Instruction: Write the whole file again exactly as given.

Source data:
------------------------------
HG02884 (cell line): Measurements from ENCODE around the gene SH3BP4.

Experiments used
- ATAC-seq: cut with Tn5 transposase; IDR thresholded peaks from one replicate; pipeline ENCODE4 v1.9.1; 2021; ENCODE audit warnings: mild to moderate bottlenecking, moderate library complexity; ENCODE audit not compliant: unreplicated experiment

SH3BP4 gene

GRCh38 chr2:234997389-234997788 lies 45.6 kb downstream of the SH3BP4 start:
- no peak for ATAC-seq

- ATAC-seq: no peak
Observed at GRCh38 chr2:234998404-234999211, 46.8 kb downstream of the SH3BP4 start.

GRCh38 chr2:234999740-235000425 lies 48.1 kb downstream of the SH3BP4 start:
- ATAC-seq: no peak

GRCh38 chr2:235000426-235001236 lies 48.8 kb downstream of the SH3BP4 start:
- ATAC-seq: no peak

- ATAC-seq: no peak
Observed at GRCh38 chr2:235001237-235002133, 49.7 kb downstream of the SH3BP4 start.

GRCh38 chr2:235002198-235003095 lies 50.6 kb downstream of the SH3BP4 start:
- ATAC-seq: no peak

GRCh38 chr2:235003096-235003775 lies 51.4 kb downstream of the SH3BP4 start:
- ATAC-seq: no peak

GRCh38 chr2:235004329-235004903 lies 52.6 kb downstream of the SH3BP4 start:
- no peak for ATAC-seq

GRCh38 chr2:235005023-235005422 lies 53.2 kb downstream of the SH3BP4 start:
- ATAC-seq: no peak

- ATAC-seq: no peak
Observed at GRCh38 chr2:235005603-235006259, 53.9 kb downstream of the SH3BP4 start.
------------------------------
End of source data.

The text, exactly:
HG02884 (cell line): Measurements from ENCODE around the gene SH3BP4.

Experiments used
- ATAC-seq: cut with Tn5 transposase; IDR thresholded peaks from one replicate; pipeline ENCODE4 v1.9.1; 2021; ENCODE audit warnings: mild to moderate bottlenecking, moderate library complexity; ENCODE audit not compliant: unreplicated experiment

SH3BP4 gene

GRCh38 chr2:234997389-234997788 lies 45.6 kb downstream of the SH3BP4 start:
- no peak for ATAC-seq

- ATAC-seq: no peak
Observed at GRCh38 chr2:234998404-234999211, 46.8 kb downstream of the SH3BP4 start.

GRCh38 chr2:234999740-235000425 lies 48.1 kb downstream of the SH3BP4 start:
- ATAC-seq: no peak

GRCh38 chr2:235000426-235001236 lies 48.8 kb downstream of the SH3BP4 start:
- ATAC-seq: no peak

- ATAC-seq: no peak
Observed at GRCh38 chr2:235001237-235002133, 49.7 kb downstream of the SH3BP4 start.

GRCh38 chr2:235002198-235003095 lies 50.6 kb downstream of the SH3BP4 start:
- ATAC-seq: no peak

GRCh38 chr2:235003096-235003775 lies 51.4 kb downstream of the SH3BP4 start:
- ATAC-seq: no peak

GRCh38 chr2:235004329-235004903 lies 52.6 kb downstream of the SH3BP4 start:
- no peak for ATAC-seq

GRCh38 chr2:235005023-235005422 lies 53.2 kb downstream of the SH3BP4 start:
- ATAC-seq: no peak

- ATAC-seq: no peak
Observed at GRCh38 chr2:235005603-235006259, 53.9 kb downstream of the SH3BP4 start.